Flowering occurrence and allozymic variation were studied in eight local populations of Lemna minor in eastern Ontario, Canada. After 2 years of survey, not a single flower was observed. This absence of flowering suggests the possibility of loss of sexual reproduction. This may have had no net adverse effect on fitness given the simple life history and prolific vegetative propagation in L. minor. However, the absence of sexual reproduction may limit genotypic diversity. The allozymic analysis detected 18 loci from 13 enzyme systems. Large deviations from Hardy‐Weinberg equilibrium were common because of an excess of homozygotes for several enzyme systems. The genotypic diversity within these eight populations had a mean D value of 0.973 with an average number of genotypes per population of 19.6. These results suggest that genotypic diversity within these populations is not severely limited by the rarity of sexual reproduction. The mean genotypic distance index (D14 = 0.801) suggests a high degree of differentiation between populations. The mean number of populations per genotype was 1.78. Using a Mantel test, the genotypic distance matrix was not significantly related to the population‐to‐population distance matrix (t = ‐0.161, P = 0.413). Although rare events of sexual reproduction may help maintain genetic variation, somatic mutations and multiple origins of clones may be important factors maintaining genetic diversity both within and between populations of L. minor.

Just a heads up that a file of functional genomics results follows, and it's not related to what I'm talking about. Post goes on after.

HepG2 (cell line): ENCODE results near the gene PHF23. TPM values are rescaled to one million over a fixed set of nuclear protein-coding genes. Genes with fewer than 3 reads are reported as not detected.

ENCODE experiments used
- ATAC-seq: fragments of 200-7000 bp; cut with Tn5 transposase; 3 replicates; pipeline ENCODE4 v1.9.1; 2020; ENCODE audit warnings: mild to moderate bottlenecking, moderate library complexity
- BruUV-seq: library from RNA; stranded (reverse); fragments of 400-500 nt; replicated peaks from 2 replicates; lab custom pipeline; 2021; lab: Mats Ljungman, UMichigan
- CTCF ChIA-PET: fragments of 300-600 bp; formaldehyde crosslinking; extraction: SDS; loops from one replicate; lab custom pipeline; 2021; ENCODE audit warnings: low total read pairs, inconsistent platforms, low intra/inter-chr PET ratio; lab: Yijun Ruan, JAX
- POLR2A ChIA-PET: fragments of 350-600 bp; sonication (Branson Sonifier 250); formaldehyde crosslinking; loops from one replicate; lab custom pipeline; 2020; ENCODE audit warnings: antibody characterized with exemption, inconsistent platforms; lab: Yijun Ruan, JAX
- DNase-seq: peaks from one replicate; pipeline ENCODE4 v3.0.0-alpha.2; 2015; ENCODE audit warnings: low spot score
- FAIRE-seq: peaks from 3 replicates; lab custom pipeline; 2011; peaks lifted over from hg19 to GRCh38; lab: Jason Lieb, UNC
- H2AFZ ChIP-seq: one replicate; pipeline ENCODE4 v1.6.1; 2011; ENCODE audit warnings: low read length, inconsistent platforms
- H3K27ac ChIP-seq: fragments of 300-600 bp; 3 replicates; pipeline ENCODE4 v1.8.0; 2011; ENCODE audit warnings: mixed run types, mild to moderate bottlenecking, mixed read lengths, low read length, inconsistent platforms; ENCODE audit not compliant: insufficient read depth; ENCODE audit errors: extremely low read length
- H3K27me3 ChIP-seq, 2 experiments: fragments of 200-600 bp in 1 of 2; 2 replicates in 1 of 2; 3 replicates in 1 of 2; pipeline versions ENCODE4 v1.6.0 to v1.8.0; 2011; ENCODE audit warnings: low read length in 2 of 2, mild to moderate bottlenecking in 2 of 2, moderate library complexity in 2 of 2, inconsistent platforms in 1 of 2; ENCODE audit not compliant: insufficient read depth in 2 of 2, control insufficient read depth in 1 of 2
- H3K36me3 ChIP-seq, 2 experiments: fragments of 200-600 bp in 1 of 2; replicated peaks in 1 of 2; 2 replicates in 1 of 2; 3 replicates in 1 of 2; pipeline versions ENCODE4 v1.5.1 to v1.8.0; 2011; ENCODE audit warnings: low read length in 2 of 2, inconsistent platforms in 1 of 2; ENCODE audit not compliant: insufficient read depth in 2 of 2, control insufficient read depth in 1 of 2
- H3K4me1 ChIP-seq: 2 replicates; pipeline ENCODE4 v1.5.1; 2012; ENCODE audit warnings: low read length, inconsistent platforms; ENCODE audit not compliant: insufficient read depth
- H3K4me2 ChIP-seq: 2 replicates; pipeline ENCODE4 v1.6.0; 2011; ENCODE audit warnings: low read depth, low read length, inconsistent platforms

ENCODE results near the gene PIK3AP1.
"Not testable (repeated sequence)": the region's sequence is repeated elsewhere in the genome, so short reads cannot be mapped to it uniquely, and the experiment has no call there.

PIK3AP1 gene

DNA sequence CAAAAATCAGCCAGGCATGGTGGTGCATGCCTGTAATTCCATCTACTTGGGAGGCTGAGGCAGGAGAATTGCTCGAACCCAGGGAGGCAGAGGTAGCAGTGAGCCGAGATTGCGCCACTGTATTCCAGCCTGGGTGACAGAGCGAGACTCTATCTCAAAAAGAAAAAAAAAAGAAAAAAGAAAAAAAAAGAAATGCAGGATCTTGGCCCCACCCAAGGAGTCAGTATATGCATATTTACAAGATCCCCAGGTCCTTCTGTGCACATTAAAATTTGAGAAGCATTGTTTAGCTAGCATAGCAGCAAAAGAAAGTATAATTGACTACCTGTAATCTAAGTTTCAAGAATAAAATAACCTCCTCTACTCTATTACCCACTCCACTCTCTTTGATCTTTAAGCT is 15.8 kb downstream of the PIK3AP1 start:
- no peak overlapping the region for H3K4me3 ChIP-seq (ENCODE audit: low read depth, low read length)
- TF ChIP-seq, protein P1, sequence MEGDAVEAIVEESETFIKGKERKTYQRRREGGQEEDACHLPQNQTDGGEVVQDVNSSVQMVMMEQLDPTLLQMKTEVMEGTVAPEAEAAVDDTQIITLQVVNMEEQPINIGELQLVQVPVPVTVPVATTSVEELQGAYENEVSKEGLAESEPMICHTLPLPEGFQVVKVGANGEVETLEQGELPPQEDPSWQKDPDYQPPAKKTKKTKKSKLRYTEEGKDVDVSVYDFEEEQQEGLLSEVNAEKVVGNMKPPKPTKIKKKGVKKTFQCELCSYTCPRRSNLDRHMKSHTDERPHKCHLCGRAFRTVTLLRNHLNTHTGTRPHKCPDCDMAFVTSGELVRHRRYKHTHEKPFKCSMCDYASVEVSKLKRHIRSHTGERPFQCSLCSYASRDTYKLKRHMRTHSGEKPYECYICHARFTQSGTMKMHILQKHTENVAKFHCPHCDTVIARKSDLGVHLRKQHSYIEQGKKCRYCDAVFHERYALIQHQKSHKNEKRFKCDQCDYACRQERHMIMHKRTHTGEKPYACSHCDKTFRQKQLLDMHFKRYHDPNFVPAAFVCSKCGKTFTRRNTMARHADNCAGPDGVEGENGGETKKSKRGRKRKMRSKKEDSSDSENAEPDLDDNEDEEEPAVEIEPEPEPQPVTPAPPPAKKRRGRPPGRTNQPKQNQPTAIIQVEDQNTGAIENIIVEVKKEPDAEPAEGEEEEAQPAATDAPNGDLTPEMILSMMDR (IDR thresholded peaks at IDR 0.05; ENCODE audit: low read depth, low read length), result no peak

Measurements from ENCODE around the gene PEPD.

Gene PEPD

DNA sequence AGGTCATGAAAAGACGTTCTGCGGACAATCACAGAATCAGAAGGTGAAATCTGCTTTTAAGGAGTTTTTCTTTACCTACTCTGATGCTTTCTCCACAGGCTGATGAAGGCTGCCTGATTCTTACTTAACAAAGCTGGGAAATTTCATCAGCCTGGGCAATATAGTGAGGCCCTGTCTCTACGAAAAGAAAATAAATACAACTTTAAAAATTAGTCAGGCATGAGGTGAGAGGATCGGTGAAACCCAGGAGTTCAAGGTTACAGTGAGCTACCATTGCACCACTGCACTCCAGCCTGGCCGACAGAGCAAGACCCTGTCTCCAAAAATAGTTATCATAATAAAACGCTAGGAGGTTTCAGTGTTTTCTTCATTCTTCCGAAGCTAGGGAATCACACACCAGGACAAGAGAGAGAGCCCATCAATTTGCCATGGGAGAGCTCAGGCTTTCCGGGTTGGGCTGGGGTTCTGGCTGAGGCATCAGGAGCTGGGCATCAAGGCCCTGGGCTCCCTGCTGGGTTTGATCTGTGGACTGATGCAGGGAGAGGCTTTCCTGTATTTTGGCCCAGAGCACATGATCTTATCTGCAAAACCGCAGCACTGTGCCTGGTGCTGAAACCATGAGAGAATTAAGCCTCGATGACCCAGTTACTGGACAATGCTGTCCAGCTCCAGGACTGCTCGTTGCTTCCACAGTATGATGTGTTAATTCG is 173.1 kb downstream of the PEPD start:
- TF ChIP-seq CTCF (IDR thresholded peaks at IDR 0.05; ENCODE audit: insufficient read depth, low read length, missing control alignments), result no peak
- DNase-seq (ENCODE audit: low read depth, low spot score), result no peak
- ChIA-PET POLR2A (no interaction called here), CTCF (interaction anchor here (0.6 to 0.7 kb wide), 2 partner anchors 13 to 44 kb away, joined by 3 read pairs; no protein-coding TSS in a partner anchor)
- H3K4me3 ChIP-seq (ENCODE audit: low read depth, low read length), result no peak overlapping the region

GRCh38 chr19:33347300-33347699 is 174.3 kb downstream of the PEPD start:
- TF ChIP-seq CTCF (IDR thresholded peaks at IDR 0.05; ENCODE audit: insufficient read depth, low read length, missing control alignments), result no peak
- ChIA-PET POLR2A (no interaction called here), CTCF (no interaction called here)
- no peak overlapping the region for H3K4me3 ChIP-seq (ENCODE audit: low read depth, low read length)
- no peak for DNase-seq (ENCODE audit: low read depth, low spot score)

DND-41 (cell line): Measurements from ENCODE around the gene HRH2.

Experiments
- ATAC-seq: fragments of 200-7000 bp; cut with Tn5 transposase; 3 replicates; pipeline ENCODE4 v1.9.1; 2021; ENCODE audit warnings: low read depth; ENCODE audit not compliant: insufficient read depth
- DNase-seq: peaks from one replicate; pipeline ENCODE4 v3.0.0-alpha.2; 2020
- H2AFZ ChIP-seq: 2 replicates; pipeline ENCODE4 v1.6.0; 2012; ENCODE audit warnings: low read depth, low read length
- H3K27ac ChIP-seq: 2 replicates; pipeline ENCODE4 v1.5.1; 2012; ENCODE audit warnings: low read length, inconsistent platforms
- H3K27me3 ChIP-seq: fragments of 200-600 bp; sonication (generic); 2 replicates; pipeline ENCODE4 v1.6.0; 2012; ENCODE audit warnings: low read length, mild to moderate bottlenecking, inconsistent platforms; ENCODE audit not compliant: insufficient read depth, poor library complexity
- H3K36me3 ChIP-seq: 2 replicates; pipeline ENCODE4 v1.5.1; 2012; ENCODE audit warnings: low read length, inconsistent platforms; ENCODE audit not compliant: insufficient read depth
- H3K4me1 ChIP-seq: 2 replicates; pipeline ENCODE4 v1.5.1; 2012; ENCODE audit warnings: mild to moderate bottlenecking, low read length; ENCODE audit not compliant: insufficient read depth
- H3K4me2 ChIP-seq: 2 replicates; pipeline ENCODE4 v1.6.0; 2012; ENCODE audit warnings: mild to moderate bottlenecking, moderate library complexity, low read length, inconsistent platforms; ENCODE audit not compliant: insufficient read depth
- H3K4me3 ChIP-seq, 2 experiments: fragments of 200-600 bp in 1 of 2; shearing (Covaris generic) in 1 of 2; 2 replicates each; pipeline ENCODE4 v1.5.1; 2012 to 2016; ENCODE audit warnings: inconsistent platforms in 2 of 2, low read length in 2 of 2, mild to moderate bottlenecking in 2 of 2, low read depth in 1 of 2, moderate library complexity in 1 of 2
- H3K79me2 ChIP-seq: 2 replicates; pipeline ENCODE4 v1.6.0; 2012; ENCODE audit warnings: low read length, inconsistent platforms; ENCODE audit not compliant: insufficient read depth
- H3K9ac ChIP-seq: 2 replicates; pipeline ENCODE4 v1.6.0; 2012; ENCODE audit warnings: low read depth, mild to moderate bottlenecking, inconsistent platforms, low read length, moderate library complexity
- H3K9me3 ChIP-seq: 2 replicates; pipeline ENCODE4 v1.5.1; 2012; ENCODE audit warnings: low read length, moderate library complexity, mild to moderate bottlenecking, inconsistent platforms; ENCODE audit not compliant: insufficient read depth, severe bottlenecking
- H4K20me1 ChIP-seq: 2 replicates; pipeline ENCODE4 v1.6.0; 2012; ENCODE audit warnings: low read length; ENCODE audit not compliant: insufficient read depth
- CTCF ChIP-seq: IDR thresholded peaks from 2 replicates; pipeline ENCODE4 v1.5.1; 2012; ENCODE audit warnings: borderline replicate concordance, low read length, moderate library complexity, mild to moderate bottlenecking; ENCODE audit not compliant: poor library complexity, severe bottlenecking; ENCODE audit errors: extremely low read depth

Random samples from transect (8 station sites)